The Philippines: Travel/Tourist Information Guide
Characterized by emerald rice fields, busy mega-cities, raging volcanoes and smiling friendly people, the Philippines is an archipelago in the South-East Asia is made up of more than seven thousands islands situated in between the South China Sea and the Philippine Sea. The myriad beaches from virgin patches of sand in the middle of the ocean to sprawling large islands like Mindanao and Luzon appeal to many travellers. But there is a lot more to the Philippines than just sand and sunshine. The combination of the Malayo-Polynesians migrants that settled on the isles, 350 years of Spanish rule and the following American influence has lead to a unique spiritual and cultural group of people, very different from mainland Southeast Asia.
The Philippines feature unique Spanish-Filipino colonial architecture, including stunning centuries old churches, mansions, and stunning museums spread across the country. The landscape offers numerous adventure opportunities for tourists from canyoning and spelunking to kayaking and kyteboarding. The islands offer water sports like rafting and wakeboarding, while numerous diving opportunities await off coast.
Regions of the Philippines
Luzon is the largest and most populated island of the Philippines. Its northern regions stretching from the far off reaches of the Batanes Islands and the coasts of Ilocos, to the mist shrouded mountains of Sagada and the dramatic rice terraces of Banaue.
South-Central Luzon is home to the Philippines capital Manila, which has a lot to offer in terms of cultural tourism, including beautiful colonial architecture, old Spanish forts, several interesting museums and the oldest Chinatown in the world. The mountainous settings of Tagaytay and the jungles of the heart shaped Marinduque Island offer countless outdoor adventures, while the modern city of Lucena stands as a major commercial center for the country.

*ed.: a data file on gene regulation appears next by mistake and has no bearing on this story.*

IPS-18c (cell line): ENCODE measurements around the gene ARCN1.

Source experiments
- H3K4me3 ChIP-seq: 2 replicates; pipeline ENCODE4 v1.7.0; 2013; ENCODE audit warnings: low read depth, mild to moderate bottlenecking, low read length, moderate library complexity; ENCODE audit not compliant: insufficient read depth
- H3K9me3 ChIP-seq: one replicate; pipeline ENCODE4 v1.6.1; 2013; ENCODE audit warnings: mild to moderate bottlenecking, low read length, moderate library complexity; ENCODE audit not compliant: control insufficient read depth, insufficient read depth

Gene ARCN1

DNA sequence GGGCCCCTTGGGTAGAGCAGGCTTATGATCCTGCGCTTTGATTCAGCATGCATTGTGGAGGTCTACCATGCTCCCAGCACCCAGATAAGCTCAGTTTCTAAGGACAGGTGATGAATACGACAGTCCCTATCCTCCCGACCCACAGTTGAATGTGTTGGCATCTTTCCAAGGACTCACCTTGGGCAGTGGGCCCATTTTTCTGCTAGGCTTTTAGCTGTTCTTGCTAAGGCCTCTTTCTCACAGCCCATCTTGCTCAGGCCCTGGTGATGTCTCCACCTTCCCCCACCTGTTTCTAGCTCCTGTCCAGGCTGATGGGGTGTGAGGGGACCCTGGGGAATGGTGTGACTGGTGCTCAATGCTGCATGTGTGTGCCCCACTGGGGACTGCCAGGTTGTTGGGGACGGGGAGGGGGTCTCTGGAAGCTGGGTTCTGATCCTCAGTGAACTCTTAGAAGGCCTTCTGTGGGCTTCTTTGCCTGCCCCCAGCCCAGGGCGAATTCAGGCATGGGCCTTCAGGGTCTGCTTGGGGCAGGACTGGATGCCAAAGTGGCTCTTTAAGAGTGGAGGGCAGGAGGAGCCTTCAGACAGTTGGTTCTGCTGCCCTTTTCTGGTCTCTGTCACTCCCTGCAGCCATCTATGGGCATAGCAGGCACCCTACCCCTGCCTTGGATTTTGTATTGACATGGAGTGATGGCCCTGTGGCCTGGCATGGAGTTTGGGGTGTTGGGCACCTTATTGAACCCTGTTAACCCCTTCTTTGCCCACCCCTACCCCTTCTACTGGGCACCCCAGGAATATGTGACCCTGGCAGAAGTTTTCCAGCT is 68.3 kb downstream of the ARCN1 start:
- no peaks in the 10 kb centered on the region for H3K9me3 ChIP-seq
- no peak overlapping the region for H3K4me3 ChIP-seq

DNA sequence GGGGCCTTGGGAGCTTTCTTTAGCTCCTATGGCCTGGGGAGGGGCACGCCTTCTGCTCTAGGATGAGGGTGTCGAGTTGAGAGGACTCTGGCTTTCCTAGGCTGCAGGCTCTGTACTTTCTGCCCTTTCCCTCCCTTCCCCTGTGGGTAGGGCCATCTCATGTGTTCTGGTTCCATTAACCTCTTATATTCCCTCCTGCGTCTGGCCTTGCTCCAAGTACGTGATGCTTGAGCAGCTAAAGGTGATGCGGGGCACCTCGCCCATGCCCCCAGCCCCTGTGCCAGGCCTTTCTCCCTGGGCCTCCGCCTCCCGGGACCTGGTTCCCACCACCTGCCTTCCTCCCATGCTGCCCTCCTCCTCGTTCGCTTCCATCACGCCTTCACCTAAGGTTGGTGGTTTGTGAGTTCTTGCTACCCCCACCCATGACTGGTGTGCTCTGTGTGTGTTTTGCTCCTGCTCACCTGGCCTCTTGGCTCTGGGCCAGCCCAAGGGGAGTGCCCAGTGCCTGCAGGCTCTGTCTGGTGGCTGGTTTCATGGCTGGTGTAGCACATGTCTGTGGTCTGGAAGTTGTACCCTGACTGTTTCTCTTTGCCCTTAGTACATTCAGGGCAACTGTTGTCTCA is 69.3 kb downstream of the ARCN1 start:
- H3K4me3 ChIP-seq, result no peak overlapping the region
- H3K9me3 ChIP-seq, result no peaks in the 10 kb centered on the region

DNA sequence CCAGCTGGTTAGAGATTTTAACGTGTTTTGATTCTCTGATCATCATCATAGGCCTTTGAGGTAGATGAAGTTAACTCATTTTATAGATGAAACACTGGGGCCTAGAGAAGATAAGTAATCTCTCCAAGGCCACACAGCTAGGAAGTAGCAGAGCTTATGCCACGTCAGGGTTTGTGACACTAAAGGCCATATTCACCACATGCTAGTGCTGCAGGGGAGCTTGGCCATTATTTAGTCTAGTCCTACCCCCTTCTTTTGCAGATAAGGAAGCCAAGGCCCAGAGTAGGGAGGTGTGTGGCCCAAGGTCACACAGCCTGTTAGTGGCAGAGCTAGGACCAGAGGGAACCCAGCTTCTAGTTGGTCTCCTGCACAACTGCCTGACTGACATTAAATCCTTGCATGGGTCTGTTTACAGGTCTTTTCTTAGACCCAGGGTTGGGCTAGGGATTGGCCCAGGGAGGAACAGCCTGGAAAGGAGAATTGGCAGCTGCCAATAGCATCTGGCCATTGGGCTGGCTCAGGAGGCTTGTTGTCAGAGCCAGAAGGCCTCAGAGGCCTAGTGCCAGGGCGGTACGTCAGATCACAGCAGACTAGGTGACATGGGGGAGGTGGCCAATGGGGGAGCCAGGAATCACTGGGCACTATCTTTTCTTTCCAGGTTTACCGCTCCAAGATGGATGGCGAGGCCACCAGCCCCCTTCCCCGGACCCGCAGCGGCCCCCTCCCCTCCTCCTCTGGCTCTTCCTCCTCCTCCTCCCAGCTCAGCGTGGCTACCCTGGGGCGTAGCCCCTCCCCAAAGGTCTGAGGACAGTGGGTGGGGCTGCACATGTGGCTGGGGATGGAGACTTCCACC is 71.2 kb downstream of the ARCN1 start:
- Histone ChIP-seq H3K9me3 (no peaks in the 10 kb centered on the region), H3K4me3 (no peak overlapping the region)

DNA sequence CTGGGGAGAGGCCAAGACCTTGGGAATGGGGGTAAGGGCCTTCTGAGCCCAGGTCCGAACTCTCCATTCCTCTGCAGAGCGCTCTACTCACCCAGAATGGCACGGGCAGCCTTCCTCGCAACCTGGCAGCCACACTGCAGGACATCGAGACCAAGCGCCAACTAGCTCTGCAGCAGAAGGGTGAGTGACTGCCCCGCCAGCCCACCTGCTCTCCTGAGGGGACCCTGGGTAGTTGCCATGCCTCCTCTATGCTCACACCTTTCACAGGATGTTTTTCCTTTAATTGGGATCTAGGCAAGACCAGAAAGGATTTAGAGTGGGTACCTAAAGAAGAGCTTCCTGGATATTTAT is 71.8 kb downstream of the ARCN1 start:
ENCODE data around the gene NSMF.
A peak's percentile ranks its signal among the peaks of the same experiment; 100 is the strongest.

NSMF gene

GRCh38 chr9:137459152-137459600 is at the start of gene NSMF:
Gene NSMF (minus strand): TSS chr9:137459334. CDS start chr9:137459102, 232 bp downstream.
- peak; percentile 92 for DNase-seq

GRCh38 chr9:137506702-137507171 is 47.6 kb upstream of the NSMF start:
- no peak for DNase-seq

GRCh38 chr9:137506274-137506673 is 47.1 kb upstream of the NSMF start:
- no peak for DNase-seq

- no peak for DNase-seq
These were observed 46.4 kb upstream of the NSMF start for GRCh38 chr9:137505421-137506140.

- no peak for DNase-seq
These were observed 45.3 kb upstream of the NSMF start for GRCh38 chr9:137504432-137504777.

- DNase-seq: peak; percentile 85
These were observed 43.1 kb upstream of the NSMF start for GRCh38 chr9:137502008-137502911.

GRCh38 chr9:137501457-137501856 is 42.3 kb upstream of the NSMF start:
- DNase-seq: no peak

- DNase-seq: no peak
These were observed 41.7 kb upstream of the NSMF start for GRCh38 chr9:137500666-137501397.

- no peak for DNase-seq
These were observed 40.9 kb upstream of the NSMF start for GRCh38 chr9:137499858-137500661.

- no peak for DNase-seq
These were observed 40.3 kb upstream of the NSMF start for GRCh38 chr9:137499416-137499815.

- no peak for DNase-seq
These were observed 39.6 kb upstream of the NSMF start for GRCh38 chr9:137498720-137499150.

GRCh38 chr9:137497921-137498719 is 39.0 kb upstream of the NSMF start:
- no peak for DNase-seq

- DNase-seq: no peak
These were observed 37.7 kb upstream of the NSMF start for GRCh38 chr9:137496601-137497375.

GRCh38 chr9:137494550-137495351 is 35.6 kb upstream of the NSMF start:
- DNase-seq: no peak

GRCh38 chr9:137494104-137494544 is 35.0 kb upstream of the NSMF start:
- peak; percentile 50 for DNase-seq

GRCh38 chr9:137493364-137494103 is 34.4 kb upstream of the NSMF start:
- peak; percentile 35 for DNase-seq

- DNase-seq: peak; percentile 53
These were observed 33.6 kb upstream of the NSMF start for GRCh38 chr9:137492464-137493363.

The island of Palawan is the most sparsely populated region of the Philippines featuring pristine beaches and untouched wildlife. Puerto Princesa located in the center of the island, is the primary gateway to nearby settlements as well as the culinary capital of this region. Coron town and El Nido in the north attract the most visitors due to the diving and snorkeling opportunities in the Bacuit archipelago.
Visayas, or the Visayan Islands, in the central Philippines offer a variety of resorts, diving spots, caves, waterfalls white beaches and coral reefs. The urbanized regional capital of Bacolod hosts the annual Masskara Festival and features many interesting monuments, museums and parks. The island of Cebu, located between Bohol and Negros, is one of the country’s major tourist destinations. The small volcanic island of Apo, south of Negros Island, offers world class diving spots.
The second largest island of the Philippines has a troubled and violent history due to widespread poverty and religious differences. Nevertheless the northern coastline from Cagayan de Oro to Surigao, famous for its white water rafting, is largely spared spared from the violence.
Getting around the Philippines
The Philippines have several international airports throughout its islands to make them easily accessible. Open jaw tickets are the best option for traveling in between islands, as they can save a lot back-tracking time. Ferry services and cruise ships link most islands of the country. Buses and trains are available to traverse the larger islands, however the Philippine National Railways currently only operates on Luzon, between Manila and Naga. Luzon also has the best road network in the country. Road networks outside of Luzon converge on the largest cities of each island.